Date Published: October 15, 2017
Author(s): Anne Géraldine Guex, Jennifer L. Puetzer, Astrid Armgarth, Elena Littmann, Eleni Stavrinidou, Emmanuel P. Giannelis, George G. Malliaras, Molly M. Stevens.
Conjugated polymers have been increasingly considered for the design of conductive materials in the field of regenerative medicine. However, optimal scaffold properties addressing the complexity of the desired tissue still need to be developed. The focus of this study lies in the development and evaluation of a conductive scaffold for bone tissue engineering. In this study PEDOT:PSS scaffolds were designed and evaluated in vitro using MC3T3-E1 osteogenic precursor cells, and the cells were assessed for distinct differentiation stages and the expression of an osteogenic phenotype.
Tissue engineering approaches have been increasingly considered for the repair of non-union fractions, craniofacial reconstruction or large bone defect replacements. The design of complex biomaterials and successful engineering of 3-dimensional tissue constructs is of paramount importance to meet this clinical need. Conductive scaffolds, based on conjugated polymers, present interesting candidates to address the piezoelectric properties of bone tissue and to induce enhanced osteogenesis upon implantation. However, conductive scaffolds have not been investigated in vitro in great measure. To this end, we have developed a highly porous, electrically conductive scaffold based on PEDOT:PSS, and provide evidence that this purely synthetic material is a promising candidate for bone tissue engineering.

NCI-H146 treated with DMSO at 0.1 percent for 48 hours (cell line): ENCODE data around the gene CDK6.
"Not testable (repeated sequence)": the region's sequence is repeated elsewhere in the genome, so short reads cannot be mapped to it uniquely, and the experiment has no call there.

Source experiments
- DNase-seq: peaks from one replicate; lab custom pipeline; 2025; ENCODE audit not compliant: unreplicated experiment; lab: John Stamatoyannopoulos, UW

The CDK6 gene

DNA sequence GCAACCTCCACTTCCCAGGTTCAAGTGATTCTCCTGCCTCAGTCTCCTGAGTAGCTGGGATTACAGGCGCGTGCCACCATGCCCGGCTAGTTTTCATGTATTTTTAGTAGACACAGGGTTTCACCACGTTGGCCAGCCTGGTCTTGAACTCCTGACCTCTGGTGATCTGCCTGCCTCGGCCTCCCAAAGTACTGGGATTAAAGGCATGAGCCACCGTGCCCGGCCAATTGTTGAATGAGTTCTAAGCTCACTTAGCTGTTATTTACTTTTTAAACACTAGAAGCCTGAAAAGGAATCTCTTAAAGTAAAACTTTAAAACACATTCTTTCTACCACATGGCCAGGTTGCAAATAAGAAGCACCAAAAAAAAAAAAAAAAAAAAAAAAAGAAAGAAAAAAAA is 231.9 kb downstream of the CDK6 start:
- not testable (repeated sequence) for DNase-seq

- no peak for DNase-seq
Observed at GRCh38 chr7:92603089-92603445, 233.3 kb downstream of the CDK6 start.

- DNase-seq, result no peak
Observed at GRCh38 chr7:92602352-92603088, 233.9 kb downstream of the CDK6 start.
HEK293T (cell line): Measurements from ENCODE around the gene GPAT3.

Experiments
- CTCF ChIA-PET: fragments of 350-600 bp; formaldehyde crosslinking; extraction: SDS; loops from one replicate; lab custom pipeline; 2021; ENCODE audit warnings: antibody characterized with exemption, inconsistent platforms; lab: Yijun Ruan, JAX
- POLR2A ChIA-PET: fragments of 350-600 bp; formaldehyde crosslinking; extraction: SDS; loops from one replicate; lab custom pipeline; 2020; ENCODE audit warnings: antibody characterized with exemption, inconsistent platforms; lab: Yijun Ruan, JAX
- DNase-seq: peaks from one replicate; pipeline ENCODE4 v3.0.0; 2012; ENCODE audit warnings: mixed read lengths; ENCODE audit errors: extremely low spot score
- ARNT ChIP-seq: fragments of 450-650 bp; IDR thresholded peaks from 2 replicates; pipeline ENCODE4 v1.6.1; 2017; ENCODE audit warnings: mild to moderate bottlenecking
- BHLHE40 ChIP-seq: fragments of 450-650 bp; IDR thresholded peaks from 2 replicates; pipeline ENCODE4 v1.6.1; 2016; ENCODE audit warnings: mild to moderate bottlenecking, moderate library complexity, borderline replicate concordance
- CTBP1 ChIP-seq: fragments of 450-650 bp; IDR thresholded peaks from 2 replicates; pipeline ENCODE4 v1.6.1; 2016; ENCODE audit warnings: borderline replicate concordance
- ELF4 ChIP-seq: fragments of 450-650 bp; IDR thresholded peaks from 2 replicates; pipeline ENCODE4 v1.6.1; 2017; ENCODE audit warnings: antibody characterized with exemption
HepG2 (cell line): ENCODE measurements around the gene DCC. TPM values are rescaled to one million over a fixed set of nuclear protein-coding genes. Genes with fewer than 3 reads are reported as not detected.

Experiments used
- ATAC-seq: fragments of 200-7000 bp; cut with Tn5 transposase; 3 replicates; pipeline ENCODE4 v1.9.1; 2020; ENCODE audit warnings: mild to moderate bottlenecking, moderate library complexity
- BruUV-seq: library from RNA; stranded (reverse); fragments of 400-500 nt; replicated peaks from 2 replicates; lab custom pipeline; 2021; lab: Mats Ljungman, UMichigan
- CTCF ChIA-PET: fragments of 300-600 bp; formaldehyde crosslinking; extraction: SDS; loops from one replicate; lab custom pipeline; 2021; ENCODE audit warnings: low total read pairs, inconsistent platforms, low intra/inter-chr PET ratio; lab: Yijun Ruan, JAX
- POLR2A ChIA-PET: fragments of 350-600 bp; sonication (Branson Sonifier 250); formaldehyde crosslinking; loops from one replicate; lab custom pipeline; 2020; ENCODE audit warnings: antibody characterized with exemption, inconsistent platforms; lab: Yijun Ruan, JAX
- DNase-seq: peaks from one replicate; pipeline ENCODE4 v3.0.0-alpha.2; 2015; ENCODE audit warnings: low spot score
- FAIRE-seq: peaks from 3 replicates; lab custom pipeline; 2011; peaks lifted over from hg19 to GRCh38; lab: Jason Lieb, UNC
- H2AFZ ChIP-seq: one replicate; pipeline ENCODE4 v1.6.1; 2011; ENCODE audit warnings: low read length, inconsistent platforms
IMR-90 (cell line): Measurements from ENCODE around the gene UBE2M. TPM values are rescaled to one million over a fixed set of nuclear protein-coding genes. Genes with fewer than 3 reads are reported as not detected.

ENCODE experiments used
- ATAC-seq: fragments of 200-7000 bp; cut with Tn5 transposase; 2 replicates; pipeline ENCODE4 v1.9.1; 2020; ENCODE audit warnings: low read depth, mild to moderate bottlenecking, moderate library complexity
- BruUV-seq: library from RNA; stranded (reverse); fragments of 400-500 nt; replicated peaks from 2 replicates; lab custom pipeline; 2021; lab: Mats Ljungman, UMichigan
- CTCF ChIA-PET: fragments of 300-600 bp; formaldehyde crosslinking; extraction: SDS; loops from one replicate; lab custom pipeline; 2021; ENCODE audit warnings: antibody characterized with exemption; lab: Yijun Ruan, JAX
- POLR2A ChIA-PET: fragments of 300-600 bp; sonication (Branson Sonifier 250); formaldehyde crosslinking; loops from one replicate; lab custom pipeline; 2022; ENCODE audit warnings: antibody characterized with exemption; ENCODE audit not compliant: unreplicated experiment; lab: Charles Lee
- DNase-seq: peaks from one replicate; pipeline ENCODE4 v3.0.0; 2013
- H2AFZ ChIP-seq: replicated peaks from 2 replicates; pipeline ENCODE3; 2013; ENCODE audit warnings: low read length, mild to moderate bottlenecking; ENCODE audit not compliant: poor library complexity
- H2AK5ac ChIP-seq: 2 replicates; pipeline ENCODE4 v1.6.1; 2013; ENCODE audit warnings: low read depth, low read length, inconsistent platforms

Conjugated polymers, in particular poly(3,4-ethylenedioxythiophene) polystyrene sulfonate (PEDOT:PSS), have been numerously reported as potential candidates for biomedical applications and it has been hypothesised that they would present an ideal substrate for the growth and electrical stimulation of various cell types, most prominently osteogenic cells . Actual long term in vitro studies and evaluations of PEDOT:PSS as osteoinductive scaffolds are far fewer than the amount of published studies on material characterisation in other fields . To the best of our knowledge, this is the first report of the differentiation of osteogenic precursor cells into mature, mineralised osteoblasts on a porous PEDOT:PSS scaffold.
We could demonstrate the development of a highly porous, conductive scaffold based on PEDOT:PSS that supported the differentiation of pre-osteogenic precursor cells (MC3T3-E1) into mature osteoblasts.
Highly porous, conductive scaffolds were produced by freeze drying a PEDOT:PSS dispersion. Scaffolds present high pore interconnectivity and a median pore diameter above 50 µm, allowing for cell infiltration and matrix deposition within the void space. We could demonstrate that PEDOT:PSS is suitable as a scaffold for bone tissue engineering, indicated by the differentiation of osteogenic precursor cells (MC3T3-E1) into osteocalcin positively stained osteoblasts that express significantly enhanced levels of ALPL, RUNX2 and COL1A1 and deposit mineralised ECM.